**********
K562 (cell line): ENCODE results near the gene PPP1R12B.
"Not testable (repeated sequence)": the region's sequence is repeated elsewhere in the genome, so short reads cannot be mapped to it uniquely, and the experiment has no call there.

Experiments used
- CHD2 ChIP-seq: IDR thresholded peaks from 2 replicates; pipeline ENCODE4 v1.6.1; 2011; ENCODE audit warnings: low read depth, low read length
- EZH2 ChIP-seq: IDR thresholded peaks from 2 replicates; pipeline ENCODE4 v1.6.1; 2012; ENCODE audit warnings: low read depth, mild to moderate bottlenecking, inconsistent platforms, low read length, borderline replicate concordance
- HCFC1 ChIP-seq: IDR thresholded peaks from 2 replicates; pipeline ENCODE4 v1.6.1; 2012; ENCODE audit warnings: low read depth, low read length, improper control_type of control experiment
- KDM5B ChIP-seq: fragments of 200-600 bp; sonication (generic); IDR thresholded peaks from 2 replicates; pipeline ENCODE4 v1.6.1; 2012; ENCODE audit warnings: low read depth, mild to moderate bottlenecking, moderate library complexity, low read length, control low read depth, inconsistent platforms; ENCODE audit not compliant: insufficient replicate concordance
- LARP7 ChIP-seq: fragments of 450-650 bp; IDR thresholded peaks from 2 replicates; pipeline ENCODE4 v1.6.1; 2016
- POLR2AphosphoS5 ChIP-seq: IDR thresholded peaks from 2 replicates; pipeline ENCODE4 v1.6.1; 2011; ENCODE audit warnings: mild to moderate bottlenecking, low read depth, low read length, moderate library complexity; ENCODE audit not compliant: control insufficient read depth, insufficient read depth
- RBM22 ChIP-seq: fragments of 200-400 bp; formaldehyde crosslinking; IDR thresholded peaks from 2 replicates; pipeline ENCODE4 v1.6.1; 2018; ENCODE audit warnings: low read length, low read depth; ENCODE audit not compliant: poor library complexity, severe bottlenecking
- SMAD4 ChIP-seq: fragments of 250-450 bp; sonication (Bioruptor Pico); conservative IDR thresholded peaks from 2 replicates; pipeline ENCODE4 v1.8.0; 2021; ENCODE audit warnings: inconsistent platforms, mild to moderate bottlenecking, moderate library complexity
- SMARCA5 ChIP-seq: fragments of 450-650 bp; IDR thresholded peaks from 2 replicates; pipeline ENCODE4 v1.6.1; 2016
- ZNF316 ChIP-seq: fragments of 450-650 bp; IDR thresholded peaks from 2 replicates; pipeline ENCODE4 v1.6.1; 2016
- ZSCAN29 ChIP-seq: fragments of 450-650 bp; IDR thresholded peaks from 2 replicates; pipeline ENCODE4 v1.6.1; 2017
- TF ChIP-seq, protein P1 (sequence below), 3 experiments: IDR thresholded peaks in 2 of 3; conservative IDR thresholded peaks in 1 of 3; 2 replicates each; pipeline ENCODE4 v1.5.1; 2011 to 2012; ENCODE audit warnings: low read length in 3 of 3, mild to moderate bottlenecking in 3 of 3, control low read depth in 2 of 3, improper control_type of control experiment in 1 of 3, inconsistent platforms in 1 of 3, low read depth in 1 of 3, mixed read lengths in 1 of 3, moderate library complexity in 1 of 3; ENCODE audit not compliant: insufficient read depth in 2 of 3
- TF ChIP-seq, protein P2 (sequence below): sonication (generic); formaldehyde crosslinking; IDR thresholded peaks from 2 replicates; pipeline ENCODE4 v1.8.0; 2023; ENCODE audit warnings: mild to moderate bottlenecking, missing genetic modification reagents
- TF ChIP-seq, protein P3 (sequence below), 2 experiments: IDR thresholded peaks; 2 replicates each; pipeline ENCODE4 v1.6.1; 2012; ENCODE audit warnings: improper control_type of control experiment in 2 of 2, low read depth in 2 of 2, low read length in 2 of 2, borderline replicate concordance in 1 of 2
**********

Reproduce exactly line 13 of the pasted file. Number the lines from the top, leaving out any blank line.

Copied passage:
- ZNF316 ChIP-seq: fragments of 450-650 bp; IDR thresholded peaks from 2 replicates; pipeline ENCODE4 v1.6.1; 2016